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» » The Social God and the Relational Self: A Trinitarian Theology of the Imago Dei
The Social God and the Relational Self: A Trinitarian Theology of the Imago Dei e-book

Author:

Stanley J. Grenz

Language:

English

Category:

Bibles

Subcategory:

Bible Study & Reference

ePub size:

1455 kb

Other formats:

mbr txt lrf docx

Rating:

4.3

Publisher:

Westminster John Knox Pr; First Edition edition (November 1, 2001)

Pages:

400

ISBN:

066422203X

The Social God and the Relational Self: A Trinitarian Theology of the Imago Dei e-book

by Stanley J. Grenz


The Social God is an ambitious academic text. In seeking to explore the relationship between the Trinity, our notions of self, and the Imago Dei, Grenz covered a lot of ground. Briefly, he discusses numerous theologians from Iranaeus to Calvin to Barth to Moltmann.

The Social God is an ambitious academic text. He also dives deeply into the psychological literature of the self from William James to Sigmund Freud to Abraham Maslow. Throw in discussions of Nietzsche, Kant, and Locke and you have a broad exploration of God in relation to the self. I will confess that this was a challenging read for me.

The first of a six-volume contribution to systematic theology, this text extends the insights of contemporary Trinitarian thought to. .It develops a communal understanding of the imago deli in the face of the demise of the centred self.

The first of a six-volume contribution to systematic theology, this text extends the insights of contemporary Trinitarian thought to theological anthropology. It reformulates an understanding of the self in postmodern context, a context that is characterized by the loss of self coupled with the quest for relationality in community.

Grenz develops In this volume, Stanley Grenz creatively extends the insights of contemporary Trinitarian thought to theological anthropology. The Social God and the Relational Self is an example of theological construction as an ongoing conversation involving biblical texts, the theological heritage of the Christian tradition, and the contemporary historical/social context. Grenz develops a communal understanding of the imago dei in the face of the demise of the centered self.

Moving us beyond structural and relational conceptions of the imago dei, Grenz develops an eschatologically oriented understanding of the human person made in God's image that is grounded in trinitarian theology, faithful to the biblical narrative, and fully aware of the constitutive role.

Moving us beyond structural and relational conceptions of the imago dei, Grenz develops an eschatologically oriented understanding of the human person made in God's image that is grounded in trinitarian theology, faithful to the biblical narrative, and fully aware of the constitutive role played by the Christian community. This is a theological anthropology that engages the concerns of a postmodern culture. -Dennis L. Okholm, Wheaton College.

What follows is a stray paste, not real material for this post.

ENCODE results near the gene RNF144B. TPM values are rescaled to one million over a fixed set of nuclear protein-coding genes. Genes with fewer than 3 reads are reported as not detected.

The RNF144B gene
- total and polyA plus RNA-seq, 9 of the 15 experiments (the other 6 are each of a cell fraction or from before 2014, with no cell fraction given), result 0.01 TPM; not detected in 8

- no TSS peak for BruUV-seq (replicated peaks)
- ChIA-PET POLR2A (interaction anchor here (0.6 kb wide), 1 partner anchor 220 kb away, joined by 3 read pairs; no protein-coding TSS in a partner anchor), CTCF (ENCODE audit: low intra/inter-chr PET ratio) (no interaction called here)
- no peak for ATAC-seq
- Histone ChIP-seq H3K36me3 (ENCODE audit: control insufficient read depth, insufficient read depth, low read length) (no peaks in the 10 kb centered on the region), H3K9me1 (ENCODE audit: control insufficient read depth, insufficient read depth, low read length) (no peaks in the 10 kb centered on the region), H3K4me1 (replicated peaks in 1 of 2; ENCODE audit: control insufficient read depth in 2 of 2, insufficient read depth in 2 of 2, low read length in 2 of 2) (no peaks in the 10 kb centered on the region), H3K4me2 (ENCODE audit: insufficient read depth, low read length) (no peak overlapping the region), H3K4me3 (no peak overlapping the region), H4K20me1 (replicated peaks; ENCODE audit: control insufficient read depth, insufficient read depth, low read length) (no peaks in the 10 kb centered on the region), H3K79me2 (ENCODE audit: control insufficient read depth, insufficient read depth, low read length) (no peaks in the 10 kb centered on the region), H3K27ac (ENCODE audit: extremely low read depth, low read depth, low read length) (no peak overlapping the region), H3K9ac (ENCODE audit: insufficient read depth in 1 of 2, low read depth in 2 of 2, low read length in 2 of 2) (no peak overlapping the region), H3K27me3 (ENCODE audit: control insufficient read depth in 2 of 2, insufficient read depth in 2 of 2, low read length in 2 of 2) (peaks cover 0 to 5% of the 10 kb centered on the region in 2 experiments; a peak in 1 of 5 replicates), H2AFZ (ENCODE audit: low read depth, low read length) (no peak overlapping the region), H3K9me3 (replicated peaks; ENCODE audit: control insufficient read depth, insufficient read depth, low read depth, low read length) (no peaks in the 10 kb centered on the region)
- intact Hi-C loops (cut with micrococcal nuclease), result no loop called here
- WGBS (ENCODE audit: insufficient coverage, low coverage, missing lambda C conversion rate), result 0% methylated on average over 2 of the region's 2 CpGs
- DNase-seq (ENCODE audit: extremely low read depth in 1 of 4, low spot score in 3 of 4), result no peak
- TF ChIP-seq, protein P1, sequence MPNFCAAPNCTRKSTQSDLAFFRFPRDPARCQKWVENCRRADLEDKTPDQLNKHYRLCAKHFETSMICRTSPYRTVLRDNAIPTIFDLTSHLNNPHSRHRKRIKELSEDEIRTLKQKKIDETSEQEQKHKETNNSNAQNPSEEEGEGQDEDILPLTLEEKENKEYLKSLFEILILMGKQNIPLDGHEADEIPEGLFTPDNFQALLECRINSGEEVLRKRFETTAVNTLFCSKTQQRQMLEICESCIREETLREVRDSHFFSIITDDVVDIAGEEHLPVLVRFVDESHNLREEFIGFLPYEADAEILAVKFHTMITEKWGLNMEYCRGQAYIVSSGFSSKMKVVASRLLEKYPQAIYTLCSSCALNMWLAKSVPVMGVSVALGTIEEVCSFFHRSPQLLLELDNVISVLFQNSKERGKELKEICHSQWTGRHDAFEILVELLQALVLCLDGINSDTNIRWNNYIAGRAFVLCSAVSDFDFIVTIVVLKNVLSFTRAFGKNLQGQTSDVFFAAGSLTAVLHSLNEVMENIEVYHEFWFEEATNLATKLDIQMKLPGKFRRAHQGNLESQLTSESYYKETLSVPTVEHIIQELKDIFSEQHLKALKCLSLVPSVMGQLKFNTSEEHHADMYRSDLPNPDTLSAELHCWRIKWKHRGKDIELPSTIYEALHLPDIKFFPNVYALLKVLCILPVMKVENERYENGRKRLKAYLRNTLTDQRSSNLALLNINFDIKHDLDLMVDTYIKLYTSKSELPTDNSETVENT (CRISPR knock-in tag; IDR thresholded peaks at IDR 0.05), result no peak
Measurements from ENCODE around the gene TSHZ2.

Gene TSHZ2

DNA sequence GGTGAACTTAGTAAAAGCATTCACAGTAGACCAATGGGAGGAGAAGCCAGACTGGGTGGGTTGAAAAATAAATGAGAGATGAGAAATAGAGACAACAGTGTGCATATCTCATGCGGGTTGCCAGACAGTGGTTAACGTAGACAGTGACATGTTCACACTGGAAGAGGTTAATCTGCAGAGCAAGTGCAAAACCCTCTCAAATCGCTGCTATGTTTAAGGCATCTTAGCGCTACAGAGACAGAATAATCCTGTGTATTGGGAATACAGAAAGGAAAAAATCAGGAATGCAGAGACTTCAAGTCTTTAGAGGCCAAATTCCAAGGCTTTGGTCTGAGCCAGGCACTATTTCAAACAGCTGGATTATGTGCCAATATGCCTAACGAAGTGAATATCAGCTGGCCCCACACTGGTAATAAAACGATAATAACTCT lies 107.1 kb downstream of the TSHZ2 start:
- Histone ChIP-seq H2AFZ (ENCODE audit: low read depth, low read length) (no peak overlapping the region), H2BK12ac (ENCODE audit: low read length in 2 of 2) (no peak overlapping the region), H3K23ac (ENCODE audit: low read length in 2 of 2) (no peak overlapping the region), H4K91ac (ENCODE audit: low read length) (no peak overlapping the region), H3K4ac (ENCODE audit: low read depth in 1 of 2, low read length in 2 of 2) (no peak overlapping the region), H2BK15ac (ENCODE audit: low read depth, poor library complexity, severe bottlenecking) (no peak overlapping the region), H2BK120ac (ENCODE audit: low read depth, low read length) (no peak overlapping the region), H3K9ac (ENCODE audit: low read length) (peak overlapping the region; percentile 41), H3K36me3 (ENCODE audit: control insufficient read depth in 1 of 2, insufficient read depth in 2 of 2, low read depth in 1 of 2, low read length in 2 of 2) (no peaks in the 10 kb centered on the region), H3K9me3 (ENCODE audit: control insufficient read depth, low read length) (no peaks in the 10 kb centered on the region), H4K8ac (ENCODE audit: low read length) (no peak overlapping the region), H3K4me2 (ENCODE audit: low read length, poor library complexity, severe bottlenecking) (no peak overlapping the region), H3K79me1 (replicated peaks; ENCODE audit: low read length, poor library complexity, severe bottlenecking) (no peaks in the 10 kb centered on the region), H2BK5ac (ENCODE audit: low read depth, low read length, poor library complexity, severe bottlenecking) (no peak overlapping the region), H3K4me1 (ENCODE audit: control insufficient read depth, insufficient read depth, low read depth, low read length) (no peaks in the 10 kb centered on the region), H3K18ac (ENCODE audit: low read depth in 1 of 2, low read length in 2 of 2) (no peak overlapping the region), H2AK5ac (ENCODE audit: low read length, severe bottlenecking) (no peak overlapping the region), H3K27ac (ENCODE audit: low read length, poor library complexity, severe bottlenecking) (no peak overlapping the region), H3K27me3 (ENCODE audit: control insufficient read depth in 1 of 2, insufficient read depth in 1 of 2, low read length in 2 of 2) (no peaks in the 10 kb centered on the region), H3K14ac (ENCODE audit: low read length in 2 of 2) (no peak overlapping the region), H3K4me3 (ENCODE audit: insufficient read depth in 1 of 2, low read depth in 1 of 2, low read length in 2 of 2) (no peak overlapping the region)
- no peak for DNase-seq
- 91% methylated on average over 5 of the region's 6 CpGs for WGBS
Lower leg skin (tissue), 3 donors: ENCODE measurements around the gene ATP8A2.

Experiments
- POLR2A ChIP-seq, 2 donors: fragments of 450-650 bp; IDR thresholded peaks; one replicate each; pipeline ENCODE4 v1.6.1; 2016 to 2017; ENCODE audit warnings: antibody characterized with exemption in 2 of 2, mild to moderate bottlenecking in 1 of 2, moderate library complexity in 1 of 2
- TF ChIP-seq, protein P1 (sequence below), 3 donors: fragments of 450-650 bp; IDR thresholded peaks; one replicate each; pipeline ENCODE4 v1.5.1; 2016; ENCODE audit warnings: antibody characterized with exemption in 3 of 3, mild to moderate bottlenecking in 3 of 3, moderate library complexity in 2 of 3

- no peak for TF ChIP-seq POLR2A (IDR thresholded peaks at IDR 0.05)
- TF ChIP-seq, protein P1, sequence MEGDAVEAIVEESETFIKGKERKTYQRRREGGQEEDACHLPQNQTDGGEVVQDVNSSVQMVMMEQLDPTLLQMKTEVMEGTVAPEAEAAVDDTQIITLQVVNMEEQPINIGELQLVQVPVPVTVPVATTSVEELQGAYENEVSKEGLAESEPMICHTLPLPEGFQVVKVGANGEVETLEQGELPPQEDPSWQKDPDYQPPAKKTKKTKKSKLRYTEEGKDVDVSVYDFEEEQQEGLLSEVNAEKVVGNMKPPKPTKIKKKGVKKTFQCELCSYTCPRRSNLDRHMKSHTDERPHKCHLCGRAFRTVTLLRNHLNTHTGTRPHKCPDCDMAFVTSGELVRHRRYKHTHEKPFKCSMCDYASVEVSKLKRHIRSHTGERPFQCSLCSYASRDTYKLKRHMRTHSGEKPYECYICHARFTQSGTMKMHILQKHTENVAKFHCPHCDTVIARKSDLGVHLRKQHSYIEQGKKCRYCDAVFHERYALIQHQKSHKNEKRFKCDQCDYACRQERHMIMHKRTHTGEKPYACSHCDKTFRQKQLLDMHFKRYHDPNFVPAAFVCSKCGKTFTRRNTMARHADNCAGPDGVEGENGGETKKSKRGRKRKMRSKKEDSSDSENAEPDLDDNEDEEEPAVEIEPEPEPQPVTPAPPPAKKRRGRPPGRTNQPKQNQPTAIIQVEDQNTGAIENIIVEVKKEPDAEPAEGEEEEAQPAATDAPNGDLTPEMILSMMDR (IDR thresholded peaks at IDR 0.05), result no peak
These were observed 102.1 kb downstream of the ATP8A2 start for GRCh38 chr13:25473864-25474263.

In this volume, Stanley Grenz creatively extends the insights of contemporary Trinitarian thought to theological .

In this volume, Stanley Grenz creatively extends the insights of contemporary Trinitarian thought to theological anthropology.

Grenz develops a communal understanding of the imago dei in the face of the demise of th.

The Social God and the Relational Self: A Trinitarian Theology of the Imago De. One of the most substantive efforts in recent constructive Trinitarian theology of religions is by Gerald McDermott and Harold Netland.

The Social God and the Relational Self: A Trinitarian Theology of the Imago Dei. Jan 2001. This article interacts with their proposal and expands their ideas from a perspective that foregrounds the work of the Holy Spirit (pneumatology). While evangelical thinking about the religions can remain disjunctive at the discursive level, evangelical mission vis-à-vis those in other faiths demands a more dynamic Trinitarian praxis than that developed by the authors.

Beginning with these basic questions, Stanley Grenz masterfully leads his readers into a theological engagement with moral inquiry.

Stanley James Grenz (January 7, 1950 in Alpena, Michigan – March 12, 2005 in St. Paul's Hospital, Vancouver) was an American . The Social God and the Relational Self: A Trinitarian Theology of the Imago Dei, 2001, (ISBN 0-664-22203-X)

Stanley James Grenz (January 7, 1950 in Alpena, Michigan – March 12, 2005 in St. Paul's Hospital, Vancouver) was an American Christian theologian and ethicist in the Baptist tradition. YouTube Encyclopedic. The Social God and the Relational Self: A Trinitarian Theology of the Imago Dei, 2001, (ISBN 0-664-22203-X). Rediscovering the Triune God: The Trinity in Contemporary Theology, 2004.

The first of a six-volume contribution to systematic theology, this text extends the insights of contemporary Trinitarian thought to theological anthropology. It develops a communal understanding of the "imago deli" in the face of the demise of the centred self. It reformulates an understanding of the self in postmodern context, a context that is characterized by the loss of self coupled with the quest for relationality in community.

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